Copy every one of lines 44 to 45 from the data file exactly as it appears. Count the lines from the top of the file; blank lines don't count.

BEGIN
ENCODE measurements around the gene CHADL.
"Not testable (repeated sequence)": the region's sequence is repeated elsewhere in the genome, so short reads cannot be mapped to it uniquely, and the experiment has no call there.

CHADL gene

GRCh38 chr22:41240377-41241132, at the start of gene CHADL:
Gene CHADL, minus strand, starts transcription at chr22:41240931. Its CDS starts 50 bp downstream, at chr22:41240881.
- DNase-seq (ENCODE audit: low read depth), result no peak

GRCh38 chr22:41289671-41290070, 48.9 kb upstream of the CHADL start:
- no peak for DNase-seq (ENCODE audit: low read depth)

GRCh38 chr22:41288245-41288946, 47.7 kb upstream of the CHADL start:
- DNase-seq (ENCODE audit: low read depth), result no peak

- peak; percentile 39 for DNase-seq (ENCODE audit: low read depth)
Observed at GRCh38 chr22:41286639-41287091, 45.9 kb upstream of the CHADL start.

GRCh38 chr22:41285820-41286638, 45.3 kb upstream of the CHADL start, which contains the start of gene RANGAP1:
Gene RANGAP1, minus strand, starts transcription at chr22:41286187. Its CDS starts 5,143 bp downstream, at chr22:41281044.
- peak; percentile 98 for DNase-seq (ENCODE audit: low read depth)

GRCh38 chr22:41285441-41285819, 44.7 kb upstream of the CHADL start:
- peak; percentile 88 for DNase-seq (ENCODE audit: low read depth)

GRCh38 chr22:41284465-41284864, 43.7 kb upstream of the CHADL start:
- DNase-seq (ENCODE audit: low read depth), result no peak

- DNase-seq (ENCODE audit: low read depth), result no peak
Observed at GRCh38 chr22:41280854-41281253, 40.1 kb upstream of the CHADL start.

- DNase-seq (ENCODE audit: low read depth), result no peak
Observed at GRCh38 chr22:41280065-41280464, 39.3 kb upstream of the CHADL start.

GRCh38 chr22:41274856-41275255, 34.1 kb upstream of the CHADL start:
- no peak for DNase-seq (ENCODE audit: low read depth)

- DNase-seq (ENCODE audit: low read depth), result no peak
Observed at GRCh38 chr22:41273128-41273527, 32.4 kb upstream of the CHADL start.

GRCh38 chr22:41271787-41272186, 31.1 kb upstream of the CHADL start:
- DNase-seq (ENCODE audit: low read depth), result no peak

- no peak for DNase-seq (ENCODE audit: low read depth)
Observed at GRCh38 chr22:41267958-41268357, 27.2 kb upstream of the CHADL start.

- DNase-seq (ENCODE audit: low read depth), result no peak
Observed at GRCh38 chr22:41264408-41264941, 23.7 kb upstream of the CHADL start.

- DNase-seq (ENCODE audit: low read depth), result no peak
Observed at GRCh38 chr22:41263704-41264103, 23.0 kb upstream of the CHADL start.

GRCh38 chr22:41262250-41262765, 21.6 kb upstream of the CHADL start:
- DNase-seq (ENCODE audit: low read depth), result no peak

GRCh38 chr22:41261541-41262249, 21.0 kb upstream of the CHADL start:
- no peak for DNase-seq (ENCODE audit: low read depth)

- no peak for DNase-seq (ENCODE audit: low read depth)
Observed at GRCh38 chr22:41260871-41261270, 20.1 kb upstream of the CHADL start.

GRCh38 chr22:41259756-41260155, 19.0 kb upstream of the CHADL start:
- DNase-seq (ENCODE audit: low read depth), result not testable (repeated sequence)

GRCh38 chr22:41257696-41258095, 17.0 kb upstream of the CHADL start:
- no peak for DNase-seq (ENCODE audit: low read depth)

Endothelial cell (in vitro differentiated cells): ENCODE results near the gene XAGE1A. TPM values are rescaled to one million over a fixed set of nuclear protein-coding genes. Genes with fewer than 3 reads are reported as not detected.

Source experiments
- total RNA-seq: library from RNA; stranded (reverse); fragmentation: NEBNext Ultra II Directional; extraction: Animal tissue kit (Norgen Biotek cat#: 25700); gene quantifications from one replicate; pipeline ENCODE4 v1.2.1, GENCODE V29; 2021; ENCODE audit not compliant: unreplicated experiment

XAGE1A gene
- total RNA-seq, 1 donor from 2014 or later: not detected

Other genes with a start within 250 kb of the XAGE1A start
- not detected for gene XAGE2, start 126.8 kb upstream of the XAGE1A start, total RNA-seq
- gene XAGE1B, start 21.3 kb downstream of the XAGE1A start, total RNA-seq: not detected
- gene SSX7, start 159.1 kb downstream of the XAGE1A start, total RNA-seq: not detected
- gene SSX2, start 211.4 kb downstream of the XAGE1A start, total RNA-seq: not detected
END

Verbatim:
GRCh38 chr22:41257696-41258095, 17.0 kb upstream of the CHADL start:
- no peak for DNase-seq (ENCODE audit: low read depth)